Hello and thank you for stopping by to support No Debt But Love! This site represents a movement to live out Romans 13:8 as we leave no debt outstanding, but the continuing debt to love one another. This means we will pay off all our debts: student loans, home mortgages, car loans, and credit cards.
My personal struggle has been student loans as I have been on this repayment journey for 8 years. I would like to recognize a supporter of No Debt But Love. She is a fellow YouTuber and blogger. Her name is Mary, and her YouTube channel is called “A Merry Life, On A Budget”. Check out the links to her channel and her blog below.
This blog entry will feature a friendly critique of an article I came across titled, “Why You Might Not Want to Pay Off Your Student Loans Early” published by the Motley Fool. Here’s the link below. have also featured this article in a previous post.
The first reason the article gives for not paying off loans early is due to borrower protection and the possibility of getting debt forgiven after 10 years of public service.
However, 99% of applicants for student loan forgiveness are denied. This prospect doesn’t sound promising. Here’s support of my perspective provided by Forbes below.
The 2nd reason…The interest rates on your student loans may be lower than other debt. In my frame of reasoning, debt is the amount you owe to someone else. If any debt you have accrues interest, this means compound interest is working against you and not for you. Lord forbid you experience a layoff, resulting you to defer payments.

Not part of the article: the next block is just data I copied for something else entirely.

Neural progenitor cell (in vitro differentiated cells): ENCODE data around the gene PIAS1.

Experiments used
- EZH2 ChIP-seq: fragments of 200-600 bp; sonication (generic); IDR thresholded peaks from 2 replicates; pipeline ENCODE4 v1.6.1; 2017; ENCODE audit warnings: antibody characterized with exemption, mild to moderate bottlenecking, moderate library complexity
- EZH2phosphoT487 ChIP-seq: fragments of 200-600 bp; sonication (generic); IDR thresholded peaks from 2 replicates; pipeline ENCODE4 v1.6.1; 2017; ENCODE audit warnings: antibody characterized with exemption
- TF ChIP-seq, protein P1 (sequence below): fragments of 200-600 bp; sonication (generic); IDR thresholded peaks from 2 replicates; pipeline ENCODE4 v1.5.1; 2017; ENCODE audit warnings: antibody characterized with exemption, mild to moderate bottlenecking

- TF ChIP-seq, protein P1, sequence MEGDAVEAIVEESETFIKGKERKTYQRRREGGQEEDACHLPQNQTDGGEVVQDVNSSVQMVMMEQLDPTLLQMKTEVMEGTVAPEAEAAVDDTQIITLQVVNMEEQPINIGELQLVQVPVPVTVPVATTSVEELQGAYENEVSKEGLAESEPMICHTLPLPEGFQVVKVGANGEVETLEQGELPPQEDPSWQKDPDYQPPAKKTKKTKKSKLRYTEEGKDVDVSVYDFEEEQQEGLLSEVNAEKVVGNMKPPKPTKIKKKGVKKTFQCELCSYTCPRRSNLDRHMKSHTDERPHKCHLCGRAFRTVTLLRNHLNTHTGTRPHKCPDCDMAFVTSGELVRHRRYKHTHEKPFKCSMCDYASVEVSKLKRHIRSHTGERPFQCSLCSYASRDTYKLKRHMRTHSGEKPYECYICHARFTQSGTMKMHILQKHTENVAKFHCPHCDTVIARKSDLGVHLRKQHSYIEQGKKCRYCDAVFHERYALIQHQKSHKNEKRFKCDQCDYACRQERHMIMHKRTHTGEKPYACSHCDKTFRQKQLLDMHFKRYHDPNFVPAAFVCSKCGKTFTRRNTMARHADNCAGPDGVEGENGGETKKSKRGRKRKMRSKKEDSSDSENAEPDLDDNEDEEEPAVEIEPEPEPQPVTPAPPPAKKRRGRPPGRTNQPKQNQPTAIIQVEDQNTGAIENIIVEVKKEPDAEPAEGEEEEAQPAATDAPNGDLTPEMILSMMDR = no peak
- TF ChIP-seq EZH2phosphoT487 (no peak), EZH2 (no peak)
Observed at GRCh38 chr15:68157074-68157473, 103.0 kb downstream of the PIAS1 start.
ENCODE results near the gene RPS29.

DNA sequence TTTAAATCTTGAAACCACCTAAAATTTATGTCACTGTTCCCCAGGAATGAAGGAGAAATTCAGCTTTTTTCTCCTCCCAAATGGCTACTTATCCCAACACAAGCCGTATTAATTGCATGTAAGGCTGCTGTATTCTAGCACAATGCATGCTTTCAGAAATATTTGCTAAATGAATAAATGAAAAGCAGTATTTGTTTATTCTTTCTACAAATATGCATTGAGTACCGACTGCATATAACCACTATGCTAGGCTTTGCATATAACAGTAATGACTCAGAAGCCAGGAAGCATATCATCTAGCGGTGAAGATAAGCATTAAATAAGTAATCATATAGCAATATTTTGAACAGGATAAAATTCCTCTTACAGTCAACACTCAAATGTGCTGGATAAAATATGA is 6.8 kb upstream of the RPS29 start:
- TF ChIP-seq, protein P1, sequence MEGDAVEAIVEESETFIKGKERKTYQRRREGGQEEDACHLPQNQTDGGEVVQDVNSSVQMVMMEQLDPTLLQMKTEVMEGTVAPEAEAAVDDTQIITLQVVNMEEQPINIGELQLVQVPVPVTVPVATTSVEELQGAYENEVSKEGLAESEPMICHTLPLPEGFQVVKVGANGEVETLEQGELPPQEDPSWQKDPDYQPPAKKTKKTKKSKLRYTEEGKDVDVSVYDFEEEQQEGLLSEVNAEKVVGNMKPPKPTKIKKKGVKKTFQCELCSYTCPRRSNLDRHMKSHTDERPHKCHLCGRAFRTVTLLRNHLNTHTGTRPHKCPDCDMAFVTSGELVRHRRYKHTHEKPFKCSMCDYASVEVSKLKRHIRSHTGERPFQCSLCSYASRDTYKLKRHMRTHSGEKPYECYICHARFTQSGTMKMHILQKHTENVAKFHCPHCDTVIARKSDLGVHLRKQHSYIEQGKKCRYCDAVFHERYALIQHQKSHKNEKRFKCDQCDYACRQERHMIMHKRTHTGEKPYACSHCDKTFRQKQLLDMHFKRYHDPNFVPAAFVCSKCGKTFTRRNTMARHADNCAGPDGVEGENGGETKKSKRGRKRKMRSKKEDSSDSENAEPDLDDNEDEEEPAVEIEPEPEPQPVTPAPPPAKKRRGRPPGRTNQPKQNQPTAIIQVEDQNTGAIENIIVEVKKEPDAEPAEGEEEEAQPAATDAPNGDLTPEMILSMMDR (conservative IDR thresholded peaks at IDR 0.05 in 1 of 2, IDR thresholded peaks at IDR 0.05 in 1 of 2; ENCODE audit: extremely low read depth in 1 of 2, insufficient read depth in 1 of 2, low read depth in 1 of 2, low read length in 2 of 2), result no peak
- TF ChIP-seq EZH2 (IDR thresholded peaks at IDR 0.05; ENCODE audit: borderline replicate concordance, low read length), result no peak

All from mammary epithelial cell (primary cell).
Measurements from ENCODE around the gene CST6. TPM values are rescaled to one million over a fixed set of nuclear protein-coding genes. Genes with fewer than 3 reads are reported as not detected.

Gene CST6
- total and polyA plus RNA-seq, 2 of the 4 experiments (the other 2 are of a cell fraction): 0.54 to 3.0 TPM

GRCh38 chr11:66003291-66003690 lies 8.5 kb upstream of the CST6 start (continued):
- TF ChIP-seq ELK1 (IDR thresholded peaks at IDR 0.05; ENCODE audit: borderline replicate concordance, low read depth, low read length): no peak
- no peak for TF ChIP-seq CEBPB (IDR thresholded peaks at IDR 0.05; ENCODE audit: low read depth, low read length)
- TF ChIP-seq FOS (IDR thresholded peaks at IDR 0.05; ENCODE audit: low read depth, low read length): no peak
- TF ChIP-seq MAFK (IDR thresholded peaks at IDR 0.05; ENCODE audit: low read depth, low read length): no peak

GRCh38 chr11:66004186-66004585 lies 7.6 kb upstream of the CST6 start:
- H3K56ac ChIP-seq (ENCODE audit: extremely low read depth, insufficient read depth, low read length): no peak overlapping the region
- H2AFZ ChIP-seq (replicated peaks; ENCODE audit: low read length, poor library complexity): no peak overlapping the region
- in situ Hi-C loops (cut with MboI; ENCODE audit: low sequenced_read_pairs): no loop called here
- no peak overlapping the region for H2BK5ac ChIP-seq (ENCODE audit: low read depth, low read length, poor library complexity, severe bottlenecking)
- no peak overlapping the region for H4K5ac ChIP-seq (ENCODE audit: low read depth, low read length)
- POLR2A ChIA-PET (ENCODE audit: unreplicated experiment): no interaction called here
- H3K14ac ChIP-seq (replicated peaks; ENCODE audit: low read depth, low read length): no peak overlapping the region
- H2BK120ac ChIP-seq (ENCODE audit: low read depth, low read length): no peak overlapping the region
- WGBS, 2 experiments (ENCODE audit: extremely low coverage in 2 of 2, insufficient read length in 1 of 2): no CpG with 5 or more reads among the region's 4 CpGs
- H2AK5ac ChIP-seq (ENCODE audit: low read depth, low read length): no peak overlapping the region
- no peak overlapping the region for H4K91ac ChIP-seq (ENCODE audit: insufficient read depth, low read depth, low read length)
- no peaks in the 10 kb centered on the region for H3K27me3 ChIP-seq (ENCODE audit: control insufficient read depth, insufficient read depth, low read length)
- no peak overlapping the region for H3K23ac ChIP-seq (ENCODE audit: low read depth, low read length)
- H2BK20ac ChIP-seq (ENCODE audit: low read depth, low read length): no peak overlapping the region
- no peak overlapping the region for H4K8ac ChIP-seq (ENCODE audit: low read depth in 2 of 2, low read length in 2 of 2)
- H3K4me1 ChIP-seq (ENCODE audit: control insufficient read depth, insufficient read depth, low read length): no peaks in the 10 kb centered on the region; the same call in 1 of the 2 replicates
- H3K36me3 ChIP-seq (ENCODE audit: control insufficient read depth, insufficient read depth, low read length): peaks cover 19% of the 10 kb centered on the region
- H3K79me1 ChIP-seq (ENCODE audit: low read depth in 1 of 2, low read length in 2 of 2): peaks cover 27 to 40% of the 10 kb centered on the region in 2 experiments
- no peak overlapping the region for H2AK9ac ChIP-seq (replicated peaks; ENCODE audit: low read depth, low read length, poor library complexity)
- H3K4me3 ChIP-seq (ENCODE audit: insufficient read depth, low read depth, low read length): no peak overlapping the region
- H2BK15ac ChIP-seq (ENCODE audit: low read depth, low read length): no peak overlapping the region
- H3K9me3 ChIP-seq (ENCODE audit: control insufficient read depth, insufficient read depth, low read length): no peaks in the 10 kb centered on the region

The 3rd Reason…You could potentially earn a better return on your money by investing it. Whenever you invest there is risk associated with financial instruments we choose to purchase. Usually, the greater the rate of return, the greater the risk you subject yourself to. It would be wise to consider the opportunity costs should you choose to invest as opposed to not investing.
The fourth and final reason…You’ll be giving up a tax deduction (if you qualify.) To this I would say, why hold on to debt to get a tax deduction? If you are a high-income earner and or owe a substantial amount of debt, the $2,500 would either phase out or wouldn’t make much of a difference. Wouldn’t it be better to have your student loan debt paid off and not have interest payments to make?
This concludes this blog post. What do you think? Should you pay off student loan debt early or on the 10-year standard repayment plan? As for me, I hope to have my student loan debt paid around this time next year, concluding 9 years of torture lol. video… Well until next time everyone… Stay Strong… Fight On… and have No Debt But Love, Peace and Blessings.
A YouTube video corresponding to this blog post is in the works! Stay tuned!
less loans, less burden, more freedom
LikeLiked by 1 person